ON THIS side of the Atlantic, it is almost forgotten that the
United States declared war on Britain in 1812. Probably not many
people in the UK could say what it was about, but we were being
reluctant to give up our hold on our former colony, and the
Americans were chafing at our trade restrictions, and our
insistence that the British were the British, whether they
considered them themselves naturalised Americans or not, and could
therefore be pressed into service in the Royal Navy.
The war lasted two and a half years, and no boundaries changed
hands. The Americans tried to invade Canada; we burned down the
White House; but the Americans finally and overwhelmingly defeated
us at the Battle of New Orleans, in January 1815.
Meanwhile, we brought 6500 US prisoners to Plymouth, and marched
them to Dartmoor Prison, in Exeter diocese, where
they joined French prisoners who had been fighting under Napoleon.
While there, they spent two years working on St Michael and All
Most of the US prisoners eventually returned home, but about 250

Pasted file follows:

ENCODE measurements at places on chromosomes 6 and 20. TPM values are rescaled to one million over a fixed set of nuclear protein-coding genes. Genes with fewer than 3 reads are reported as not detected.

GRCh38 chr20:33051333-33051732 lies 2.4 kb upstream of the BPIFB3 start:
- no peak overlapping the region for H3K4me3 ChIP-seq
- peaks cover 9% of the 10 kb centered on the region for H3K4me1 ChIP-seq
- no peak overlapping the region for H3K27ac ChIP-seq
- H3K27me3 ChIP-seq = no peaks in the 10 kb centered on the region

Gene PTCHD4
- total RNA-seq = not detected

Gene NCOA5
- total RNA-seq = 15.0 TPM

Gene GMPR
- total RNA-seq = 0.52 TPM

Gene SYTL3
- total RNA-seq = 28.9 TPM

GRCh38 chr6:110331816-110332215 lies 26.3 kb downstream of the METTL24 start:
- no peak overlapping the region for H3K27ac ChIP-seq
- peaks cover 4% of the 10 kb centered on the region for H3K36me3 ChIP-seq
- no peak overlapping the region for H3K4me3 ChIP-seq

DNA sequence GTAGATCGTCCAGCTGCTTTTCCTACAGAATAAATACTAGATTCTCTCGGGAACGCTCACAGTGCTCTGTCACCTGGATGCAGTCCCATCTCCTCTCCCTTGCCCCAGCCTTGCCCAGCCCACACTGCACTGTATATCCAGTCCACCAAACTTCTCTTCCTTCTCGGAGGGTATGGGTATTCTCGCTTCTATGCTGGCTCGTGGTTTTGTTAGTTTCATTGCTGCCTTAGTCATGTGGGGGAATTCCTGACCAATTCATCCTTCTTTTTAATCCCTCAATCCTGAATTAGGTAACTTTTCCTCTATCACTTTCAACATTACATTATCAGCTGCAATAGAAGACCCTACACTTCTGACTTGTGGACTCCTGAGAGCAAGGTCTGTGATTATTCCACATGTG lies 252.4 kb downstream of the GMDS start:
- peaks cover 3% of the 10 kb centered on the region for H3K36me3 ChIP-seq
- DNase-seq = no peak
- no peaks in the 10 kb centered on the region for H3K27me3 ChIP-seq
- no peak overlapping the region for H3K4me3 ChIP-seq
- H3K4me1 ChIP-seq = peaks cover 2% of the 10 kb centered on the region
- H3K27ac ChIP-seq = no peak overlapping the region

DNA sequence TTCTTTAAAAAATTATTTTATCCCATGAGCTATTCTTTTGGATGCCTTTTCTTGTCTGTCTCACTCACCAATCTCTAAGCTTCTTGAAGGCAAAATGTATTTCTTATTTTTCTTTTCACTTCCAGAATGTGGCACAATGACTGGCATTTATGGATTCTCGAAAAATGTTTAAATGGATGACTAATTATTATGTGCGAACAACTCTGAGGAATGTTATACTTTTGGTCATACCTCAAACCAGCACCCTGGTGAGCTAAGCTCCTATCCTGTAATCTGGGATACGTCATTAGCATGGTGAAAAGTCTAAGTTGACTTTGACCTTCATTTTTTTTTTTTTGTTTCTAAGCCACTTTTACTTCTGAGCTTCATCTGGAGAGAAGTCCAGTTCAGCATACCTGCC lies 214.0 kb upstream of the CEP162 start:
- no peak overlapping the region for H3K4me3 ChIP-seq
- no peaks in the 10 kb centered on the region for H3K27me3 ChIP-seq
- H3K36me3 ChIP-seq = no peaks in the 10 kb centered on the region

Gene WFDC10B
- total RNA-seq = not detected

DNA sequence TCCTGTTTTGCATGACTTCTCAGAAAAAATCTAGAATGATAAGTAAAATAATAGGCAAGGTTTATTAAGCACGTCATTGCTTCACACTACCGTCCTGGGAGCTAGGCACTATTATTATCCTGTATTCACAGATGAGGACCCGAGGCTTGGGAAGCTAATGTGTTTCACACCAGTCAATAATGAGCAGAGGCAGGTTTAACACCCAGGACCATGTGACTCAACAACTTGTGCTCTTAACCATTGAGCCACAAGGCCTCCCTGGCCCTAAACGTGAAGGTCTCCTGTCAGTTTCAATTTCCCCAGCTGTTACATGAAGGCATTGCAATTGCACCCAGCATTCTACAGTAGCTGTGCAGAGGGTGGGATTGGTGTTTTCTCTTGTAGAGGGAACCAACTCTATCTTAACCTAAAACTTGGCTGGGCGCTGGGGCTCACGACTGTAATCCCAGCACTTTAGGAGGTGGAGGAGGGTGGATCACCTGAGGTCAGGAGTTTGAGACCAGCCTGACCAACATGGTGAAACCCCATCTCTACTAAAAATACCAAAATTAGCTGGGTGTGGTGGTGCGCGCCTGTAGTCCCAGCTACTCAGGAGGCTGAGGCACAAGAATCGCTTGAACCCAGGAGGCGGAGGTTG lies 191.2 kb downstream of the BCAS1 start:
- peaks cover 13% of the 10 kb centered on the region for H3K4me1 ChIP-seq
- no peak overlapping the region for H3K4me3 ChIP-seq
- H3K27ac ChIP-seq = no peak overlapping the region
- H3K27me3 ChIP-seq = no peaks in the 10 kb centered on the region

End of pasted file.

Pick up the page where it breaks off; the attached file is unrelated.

died while in captivity. They were buried in the church's
graveyard, and were remembered in the east window donated in 1910
by the US Daughters of 1812.
St Michael's is now in the hands of the Churches Conservation
Trust (CCT), which is currently overseeing the conservation of the
window. Children from the local primary school are also taking part
in the window project by designing and decorating a temporary
replacement window in Perspex, while the original is being worked
on. And, a short while ago, members of the CCT staff joined
representatives of the French government, the Royal Navy, the
British Legion, and HM Prison Dartmoor, at St Michael's, to honour
the French and American prisoners-of-war who built the church.